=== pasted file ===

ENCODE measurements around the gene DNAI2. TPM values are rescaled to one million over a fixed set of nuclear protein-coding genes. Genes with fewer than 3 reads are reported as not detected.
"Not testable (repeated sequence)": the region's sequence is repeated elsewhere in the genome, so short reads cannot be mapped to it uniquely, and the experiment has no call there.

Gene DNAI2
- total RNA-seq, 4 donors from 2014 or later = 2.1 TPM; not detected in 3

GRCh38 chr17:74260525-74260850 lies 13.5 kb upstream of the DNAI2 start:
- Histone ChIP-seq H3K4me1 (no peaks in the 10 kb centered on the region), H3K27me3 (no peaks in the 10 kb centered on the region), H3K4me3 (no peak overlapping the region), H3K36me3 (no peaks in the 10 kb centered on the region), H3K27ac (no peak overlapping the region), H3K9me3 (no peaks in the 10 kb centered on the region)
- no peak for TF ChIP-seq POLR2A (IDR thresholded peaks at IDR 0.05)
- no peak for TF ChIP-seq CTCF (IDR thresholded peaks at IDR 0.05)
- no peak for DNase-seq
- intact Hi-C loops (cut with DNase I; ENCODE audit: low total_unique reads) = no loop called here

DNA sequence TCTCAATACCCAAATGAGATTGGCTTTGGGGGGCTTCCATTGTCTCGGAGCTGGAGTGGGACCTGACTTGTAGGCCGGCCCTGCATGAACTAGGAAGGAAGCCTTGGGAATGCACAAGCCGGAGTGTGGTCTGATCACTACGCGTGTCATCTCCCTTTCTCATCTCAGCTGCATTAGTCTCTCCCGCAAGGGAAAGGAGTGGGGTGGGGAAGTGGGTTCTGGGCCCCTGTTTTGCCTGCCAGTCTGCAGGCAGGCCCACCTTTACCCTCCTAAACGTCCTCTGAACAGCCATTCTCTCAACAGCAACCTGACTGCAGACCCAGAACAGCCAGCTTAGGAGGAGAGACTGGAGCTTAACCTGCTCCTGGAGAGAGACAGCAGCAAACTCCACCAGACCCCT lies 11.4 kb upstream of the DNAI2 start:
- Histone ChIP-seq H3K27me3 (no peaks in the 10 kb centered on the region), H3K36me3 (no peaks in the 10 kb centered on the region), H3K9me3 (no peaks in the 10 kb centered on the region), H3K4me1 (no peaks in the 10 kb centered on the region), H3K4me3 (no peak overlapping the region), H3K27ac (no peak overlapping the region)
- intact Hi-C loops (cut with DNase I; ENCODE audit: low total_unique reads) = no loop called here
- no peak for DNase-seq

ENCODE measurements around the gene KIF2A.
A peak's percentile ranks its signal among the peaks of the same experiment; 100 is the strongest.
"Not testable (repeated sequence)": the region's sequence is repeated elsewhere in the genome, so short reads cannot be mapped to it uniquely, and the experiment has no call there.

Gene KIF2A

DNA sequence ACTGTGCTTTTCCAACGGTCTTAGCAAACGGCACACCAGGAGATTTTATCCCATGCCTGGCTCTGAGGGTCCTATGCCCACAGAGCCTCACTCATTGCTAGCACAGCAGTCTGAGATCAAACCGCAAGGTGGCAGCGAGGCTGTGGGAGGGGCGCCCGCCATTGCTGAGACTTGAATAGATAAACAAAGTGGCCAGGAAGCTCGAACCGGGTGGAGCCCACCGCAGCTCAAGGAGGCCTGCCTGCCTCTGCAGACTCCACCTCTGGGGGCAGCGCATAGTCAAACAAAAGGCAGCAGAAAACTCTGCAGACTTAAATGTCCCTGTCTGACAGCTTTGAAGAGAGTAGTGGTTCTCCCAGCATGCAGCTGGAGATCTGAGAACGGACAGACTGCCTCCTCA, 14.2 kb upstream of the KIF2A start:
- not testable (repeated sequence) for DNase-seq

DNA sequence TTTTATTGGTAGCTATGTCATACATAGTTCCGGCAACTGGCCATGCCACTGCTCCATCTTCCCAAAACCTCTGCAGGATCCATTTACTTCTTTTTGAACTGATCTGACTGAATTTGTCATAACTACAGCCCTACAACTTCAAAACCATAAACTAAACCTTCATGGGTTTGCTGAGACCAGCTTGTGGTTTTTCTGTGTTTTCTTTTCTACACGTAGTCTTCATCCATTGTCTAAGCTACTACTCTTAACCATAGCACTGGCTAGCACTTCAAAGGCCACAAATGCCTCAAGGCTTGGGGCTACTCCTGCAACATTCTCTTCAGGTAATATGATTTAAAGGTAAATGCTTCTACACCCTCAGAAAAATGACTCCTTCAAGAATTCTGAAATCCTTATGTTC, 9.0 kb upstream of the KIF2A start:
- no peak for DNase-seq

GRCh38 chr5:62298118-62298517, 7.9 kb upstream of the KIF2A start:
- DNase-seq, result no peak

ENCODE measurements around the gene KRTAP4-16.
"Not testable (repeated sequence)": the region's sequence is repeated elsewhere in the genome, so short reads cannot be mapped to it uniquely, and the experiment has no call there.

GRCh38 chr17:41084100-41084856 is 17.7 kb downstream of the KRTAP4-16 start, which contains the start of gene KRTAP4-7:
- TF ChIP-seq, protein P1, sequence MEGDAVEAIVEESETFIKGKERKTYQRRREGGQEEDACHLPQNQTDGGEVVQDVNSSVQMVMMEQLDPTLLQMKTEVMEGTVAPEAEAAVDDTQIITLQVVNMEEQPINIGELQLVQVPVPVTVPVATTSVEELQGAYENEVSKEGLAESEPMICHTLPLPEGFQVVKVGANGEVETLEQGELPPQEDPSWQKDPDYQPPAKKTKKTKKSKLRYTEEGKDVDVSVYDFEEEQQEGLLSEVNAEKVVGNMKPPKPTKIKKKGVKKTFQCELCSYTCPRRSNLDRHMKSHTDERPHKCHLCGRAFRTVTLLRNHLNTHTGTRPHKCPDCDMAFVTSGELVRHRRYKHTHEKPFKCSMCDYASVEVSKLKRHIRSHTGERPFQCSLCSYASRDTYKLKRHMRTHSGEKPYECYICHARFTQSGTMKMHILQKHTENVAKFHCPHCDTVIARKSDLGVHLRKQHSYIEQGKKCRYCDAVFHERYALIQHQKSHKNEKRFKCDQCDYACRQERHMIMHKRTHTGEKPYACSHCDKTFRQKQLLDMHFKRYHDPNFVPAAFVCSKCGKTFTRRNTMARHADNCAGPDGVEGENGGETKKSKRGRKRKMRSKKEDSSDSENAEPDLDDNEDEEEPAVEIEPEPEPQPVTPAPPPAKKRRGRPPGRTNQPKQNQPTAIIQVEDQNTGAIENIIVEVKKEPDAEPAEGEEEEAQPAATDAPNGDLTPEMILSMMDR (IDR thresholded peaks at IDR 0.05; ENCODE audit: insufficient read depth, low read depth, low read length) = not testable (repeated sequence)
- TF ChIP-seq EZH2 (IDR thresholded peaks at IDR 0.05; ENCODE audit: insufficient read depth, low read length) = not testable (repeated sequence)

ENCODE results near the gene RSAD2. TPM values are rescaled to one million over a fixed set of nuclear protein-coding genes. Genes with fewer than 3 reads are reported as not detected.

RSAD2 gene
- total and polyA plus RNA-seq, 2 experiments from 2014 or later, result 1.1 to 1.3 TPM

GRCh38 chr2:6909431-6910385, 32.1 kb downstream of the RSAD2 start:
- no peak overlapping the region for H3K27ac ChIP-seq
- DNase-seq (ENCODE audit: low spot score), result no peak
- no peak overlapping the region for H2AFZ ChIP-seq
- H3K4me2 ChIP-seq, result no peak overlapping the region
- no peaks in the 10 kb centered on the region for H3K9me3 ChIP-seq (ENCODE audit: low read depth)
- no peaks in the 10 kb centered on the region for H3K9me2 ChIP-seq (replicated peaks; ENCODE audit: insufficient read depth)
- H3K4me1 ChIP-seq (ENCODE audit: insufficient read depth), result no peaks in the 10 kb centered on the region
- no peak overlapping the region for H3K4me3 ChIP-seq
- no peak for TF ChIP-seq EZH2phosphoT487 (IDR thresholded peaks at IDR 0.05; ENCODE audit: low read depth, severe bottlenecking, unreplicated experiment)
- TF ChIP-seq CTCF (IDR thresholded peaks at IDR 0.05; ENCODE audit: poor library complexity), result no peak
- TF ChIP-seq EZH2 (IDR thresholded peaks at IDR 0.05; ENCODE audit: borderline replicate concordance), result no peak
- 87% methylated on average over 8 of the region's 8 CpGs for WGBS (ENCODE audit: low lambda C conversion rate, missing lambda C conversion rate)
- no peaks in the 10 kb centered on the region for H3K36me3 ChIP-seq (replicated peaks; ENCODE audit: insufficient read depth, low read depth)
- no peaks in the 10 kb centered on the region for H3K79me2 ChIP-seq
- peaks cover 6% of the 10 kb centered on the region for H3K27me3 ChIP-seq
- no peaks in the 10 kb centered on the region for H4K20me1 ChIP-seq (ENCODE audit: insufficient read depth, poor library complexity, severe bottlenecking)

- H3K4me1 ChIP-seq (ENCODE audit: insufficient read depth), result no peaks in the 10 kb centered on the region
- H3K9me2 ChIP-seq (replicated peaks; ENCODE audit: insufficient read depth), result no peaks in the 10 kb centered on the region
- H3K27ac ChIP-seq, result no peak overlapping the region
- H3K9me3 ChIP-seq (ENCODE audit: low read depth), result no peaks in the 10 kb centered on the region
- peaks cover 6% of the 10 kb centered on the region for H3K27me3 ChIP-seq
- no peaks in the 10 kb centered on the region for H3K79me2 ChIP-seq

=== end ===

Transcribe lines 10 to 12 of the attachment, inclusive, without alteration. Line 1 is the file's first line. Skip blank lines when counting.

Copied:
- intact Hi-C loops (cut with DNase I; ENCODE audit: low total_unique reads) = no loop called here

DNA sequence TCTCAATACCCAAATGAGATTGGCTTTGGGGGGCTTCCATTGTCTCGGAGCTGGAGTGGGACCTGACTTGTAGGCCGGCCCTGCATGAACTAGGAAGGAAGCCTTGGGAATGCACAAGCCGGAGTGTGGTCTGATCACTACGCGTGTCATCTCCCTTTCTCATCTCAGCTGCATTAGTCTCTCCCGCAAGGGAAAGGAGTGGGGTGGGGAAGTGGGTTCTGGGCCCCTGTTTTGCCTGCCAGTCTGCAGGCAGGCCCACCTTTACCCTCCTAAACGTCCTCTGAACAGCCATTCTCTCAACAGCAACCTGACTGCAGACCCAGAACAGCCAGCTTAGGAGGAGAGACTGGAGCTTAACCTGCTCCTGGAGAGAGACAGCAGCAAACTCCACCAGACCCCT lies 11.4 kb upstream of the DNAI2 start:
- Histone ChIP-seq H3K27me3 (no peaks in the 10 kb centered on the region), H3K36me3 (no peaks in the 10 kb centered on the region), H3K9me3 (no peaks in the 10 kb centered on the region), H3K4me1 (no peaks in the 10 kb centered on the region), H3K4me3 (no peak overlapping the region), H3K27ac (no peak overlapping the region)